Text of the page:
Among other things, Matt Gurney doesn’t seem to understand that Turkey doesn’t want to go to war with Syria:
Such incidents present the risk of a rapid escalation into open war. Should that occur, Turkey would have reasonable grounds to call for military assistance from its NATO allies, including Canada and the U.S. There is clearly no appetite among the Western nations for military intervention in Syria’s sectarian conflict, yet if an ally calls for help and NATO refuses, the credibility of the entire alliance is called into question.
Unless Syria launches a major attack on Turkey, the “credibility” of NATO isn’t involved at all. NATO is not obliged to support members’ wars unless it is part of collective defense in response to an attack. Turkey isn’t interested in escalating the war for reasons I explained earlier today, and the Syrian regime has no incentive to do so. Turkey would have grounds to call upon its allies only if it came under attack, and it would still be up to the other members of the alliance to agree or refuse to help.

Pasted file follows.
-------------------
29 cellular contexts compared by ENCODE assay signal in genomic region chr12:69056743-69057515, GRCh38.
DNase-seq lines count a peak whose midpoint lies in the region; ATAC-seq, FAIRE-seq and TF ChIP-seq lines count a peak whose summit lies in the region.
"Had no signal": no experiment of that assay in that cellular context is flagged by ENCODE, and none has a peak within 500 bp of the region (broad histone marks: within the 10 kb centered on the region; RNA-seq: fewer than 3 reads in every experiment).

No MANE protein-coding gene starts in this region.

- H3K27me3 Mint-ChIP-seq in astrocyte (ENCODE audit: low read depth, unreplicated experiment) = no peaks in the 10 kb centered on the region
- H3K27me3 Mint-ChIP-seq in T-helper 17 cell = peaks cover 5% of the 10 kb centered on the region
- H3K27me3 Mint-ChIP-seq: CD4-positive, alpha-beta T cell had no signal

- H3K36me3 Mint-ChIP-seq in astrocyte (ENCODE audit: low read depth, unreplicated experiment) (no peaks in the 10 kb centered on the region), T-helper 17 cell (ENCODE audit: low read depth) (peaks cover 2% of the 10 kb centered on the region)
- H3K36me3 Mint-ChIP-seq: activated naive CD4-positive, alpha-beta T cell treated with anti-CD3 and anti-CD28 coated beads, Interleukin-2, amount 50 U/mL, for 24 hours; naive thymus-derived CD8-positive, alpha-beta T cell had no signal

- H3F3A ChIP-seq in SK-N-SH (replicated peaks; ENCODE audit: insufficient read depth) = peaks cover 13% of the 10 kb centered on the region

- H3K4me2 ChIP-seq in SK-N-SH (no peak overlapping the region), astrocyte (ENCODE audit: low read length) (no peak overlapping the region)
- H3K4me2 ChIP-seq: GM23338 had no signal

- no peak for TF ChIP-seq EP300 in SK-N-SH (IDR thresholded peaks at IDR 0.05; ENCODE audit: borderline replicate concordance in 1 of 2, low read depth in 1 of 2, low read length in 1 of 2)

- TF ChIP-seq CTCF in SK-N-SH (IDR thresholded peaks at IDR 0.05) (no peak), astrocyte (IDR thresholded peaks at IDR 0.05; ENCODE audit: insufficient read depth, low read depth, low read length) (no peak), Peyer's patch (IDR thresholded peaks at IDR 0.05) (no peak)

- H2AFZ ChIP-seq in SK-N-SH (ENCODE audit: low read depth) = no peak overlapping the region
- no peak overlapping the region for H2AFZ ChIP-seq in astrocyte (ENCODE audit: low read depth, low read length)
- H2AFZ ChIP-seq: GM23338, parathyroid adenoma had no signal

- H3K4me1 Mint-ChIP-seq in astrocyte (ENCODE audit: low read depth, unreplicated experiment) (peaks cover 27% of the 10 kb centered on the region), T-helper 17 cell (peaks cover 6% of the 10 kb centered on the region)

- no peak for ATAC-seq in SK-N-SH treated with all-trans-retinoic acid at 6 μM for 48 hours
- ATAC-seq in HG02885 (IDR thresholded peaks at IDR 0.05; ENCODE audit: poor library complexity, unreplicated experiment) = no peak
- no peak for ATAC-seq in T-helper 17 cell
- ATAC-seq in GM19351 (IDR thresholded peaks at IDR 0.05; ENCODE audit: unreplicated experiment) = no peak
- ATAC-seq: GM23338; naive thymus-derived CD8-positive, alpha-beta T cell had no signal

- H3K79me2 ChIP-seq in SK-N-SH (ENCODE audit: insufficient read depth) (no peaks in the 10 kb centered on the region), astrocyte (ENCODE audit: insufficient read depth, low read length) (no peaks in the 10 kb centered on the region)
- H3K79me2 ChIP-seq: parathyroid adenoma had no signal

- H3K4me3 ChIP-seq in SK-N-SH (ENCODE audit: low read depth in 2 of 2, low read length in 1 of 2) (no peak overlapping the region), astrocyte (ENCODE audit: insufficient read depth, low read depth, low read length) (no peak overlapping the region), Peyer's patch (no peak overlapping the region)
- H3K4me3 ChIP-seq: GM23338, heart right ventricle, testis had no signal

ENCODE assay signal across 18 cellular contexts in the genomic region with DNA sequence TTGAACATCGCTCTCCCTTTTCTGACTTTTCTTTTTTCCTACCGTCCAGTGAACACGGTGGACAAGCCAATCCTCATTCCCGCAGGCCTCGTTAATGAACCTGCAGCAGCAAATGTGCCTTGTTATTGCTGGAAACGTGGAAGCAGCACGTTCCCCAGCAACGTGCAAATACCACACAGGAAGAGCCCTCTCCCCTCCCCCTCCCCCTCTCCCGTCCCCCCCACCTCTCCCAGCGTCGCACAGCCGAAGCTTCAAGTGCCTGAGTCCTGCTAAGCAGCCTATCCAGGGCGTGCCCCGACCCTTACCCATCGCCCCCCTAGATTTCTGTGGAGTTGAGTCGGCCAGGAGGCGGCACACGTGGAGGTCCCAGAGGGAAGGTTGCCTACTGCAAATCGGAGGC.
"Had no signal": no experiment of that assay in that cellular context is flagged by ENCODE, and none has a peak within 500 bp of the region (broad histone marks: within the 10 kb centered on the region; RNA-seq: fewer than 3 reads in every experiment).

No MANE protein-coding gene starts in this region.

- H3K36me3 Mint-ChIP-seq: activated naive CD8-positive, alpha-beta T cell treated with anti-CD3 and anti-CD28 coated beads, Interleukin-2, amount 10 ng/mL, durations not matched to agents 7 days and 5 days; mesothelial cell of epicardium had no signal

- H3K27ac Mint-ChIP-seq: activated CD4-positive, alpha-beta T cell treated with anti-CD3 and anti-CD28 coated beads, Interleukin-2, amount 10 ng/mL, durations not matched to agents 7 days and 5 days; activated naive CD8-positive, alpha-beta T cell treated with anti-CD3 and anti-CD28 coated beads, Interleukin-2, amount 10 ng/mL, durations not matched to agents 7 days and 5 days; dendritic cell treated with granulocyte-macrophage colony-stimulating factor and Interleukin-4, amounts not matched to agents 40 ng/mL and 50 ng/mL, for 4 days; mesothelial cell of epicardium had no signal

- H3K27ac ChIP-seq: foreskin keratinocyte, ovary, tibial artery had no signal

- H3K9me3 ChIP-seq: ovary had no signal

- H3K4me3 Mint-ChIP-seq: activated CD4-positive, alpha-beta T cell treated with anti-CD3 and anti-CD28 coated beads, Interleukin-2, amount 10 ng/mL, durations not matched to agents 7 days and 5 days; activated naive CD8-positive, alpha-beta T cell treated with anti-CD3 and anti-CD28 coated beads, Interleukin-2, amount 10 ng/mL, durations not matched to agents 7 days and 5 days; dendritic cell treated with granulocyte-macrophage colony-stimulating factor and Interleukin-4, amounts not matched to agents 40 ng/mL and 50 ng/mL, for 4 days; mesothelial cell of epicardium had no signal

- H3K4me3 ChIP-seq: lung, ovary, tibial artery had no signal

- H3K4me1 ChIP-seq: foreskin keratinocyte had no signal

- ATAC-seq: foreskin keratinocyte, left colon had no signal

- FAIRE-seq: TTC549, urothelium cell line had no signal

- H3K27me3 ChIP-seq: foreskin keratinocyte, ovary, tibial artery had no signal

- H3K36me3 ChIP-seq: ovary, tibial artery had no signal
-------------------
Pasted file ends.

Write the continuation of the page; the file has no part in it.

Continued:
To date, the incidents between Syria and Turkey have been unfortunate but very minor. More to the point, the Turkish government has not yet invoked Article V in response to any of these incidents, and even if it did so the other members of NATO are not obliged to take action unless the alliance as a whole endorses it. Most NATO members wanted no part of a war in Libya, and none of them wants to be involved in a Syrian war.
It would be reasonable for many NATO governments to see Turkey’s problems with Syria as the product of Ankara’s decision to stir up a hornets’ nest by lending support to Syrian opposition forces. They are unlikely to believe that they are under any obligation to help Erdogan with the consequences of his actions. There won’t be any “token” displays of support, because no one else will support Turkey in the event that it went to war with Syria. It’s largely because Turkey cannot even expect “token” support from NATO that it isn’t going to war with Syria, since there is very little domestic support for unilateral Turkish military action.